DEBKAfile Exclusive: French special ops troops have moved into two US Syrian bases, Manbij and Remelin, as the US boosts its lines against Turkey.
While US President Donald Trump was saying Tuesday, April 3, that he would “decide very quickly” to remove US troops from Syria, our exclusive military sources report that US Marines were heading toward the northern Syrian town of Manbij as reinforcements against Turkish inroads. They took up positions along the Sajur River, one of the three tributaries that feed the Euphrates River in Syria from sources in Turkey. This action blocked the Turkish army’s land access to Manbij, its next target after capturing Afrin. The Marine unit is equipped with a large fleet of armored vehicles, heavy artillery and engineering equipment. US military engineers are also building a new facility at the tiny Dadat village 8km east of the Sajur river as a rear base for the new US defense line.
DEBKAfile’s military sources also reveal that on Sunday and Monday, April 1-2, French forces moved into northern Syria, marking France’s first substantial military feed into the Syrian civil war. French troops formed up alongside US marines in Manbij and their jets and battle helicopters landed at the US air base in Remelin to provide air support for the US and French contingents posted in Manbij.
The French units drove into Manbij at the moment on Monday that Turkish President Tayyip Erdogan visited his troops with congratulations on their capture of Afrin from the US-backed Kurdish YPG militia. Clad in the army fatigues of a Turkish general, Erdogan signaled in the speech that the Afrin venture was the start of a major Turkish military campaign against the Kurds in northern Syria and Iraq. It would start next at Manbij and go on to seize Sinjar in northern Iraq.
This time, according to our sources, President Donald Trump moved swiftly to beat the Turkish leader to the draw and snatch away his two main targets in Syria and Iraq. He put to good use the good understanding he has quickly developed with French President Emmanuel Macron for cooperating in a number of international arenas, in contrast to his uneasy relations with most other West European leaders.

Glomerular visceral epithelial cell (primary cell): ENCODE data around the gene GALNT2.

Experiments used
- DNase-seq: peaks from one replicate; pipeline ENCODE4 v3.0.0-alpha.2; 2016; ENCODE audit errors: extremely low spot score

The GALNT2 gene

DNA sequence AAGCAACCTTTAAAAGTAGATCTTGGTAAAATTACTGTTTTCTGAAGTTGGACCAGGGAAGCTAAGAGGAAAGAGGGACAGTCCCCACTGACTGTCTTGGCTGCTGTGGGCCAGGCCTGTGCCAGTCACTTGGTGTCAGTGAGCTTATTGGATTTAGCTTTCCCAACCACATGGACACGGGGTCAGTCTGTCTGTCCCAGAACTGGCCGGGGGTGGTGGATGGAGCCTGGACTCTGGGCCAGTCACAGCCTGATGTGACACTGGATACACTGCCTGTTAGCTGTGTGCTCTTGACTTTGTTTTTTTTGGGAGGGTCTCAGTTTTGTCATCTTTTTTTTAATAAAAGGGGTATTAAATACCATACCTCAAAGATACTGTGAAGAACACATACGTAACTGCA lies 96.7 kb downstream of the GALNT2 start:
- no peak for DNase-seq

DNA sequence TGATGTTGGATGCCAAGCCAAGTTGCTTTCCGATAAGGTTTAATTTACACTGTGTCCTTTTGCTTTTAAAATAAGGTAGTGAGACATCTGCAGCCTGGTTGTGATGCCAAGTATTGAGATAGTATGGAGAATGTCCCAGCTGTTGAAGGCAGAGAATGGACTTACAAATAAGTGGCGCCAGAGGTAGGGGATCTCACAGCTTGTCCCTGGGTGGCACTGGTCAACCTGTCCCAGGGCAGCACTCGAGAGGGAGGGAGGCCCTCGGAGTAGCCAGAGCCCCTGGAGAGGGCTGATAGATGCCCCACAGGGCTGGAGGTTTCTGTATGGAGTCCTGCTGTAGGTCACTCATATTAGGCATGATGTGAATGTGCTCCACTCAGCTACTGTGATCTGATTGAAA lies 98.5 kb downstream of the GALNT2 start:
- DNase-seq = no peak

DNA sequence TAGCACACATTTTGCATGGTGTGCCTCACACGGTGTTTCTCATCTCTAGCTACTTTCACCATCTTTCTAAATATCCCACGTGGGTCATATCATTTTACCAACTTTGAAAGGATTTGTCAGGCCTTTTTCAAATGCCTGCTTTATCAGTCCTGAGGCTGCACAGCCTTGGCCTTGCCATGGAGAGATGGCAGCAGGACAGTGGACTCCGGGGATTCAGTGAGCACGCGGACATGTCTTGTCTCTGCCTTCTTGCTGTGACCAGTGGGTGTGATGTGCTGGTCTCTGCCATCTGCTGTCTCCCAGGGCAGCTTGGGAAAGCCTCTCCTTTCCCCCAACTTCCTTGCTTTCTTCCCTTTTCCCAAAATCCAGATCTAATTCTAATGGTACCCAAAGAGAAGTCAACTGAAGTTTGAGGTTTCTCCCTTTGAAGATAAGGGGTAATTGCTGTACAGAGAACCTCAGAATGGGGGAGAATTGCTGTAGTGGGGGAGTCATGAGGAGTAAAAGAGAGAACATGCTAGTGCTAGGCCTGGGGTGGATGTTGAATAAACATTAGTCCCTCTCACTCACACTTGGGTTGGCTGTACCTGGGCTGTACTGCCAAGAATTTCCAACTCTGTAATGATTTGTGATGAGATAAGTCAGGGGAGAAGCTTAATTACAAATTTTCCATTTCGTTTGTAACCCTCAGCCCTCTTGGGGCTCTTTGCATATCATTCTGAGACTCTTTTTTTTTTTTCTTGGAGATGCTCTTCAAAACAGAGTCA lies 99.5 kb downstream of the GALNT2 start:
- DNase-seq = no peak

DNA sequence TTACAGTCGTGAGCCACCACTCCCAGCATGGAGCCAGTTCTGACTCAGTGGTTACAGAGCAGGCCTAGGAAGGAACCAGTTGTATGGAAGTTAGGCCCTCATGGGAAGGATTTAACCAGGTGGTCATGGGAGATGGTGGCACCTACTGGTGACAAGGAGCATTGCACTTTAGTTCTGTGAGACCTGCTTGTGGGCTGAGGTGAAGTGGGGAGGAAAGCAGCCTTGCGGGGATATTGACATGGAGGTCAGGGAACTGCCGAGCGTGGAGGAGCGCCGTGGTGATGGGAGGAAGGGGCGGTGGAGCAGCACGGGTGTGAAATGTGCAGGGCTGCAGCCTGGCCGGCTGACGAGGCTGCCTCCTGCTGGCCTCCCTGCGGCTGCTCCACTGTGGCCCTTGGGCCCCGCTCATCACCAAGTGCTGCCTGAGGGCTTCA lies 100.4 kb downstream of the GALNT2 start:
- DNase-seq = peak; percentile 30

As for Erdogan’s Iraq destination, Iraqi Prime Minister Haydar al-Abadi, after being leaned on heavily by the Trump administration, sent the Iraqi Army’s 5th Division to Sinjar province and lined his troops up on the Iraqi-Syrian border to obstruct the Turkish army’s advance from Syria into Iraq. Erdogan was unable to make good on his threat to seize the Iraqi province unless the Kurdish PKK withdrew from its bases there.
President Macron had meanwhile acted to consolidate Trump’s plans for the Kurdish districts of Syria. On March 29, he received a delegation of the Syrian Kurdish YPG militia and the Syrian Democratic Army, which led the battle for driving ISIS out of Raqqa. After praising their military feats, he pledged French support for “the stabilization of their security zone in northeastern Syria within the framework of an inclusive and balanced governance to prevent any resurgence of ISIS.”
Erdogan vented his rage on Macron by accusing him of “fraud” and later of conducting “a French military invasion of Syria.” For daring to offer to mediate between Turkey and the Kurds, he accused the French president of interfering with Turkey’s military operations. Instead of answering the Turkish president’s charges, Macron sent French troops to Manbij to support the US military’s counter-offensive against the Turkish army’s plans.
The Trump administration therefore acted through two allies to frustrate Erdogan’s military plans for Syria and Iraq.